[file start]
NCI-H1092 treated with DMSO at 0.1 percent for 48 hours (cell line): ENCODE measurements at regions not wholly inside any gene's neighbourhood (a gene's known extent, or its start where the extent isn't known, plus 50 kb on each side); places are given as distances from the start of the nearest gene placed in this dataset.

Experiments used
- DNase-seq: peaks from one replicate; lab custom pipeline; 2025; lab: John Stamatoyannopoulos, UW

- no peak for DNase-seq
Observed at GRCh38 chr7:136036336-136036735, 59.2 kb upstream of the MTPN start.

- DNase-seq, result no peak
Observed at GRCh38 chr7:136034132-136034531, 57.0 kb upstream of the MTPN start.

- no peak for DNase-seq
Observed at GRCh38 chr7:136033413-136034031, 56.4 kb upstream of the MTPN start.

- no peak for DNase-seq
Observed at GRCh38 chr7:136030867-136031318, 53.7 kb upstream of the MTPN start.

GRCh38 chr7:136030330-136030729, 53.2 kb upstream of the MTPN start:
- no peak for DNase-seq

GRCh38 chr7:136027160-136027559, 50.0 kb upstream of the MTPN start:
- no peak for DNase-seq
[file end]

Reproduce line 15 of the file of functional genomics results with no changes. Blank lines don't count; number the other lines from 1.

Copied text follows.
- no peak for DNase-seq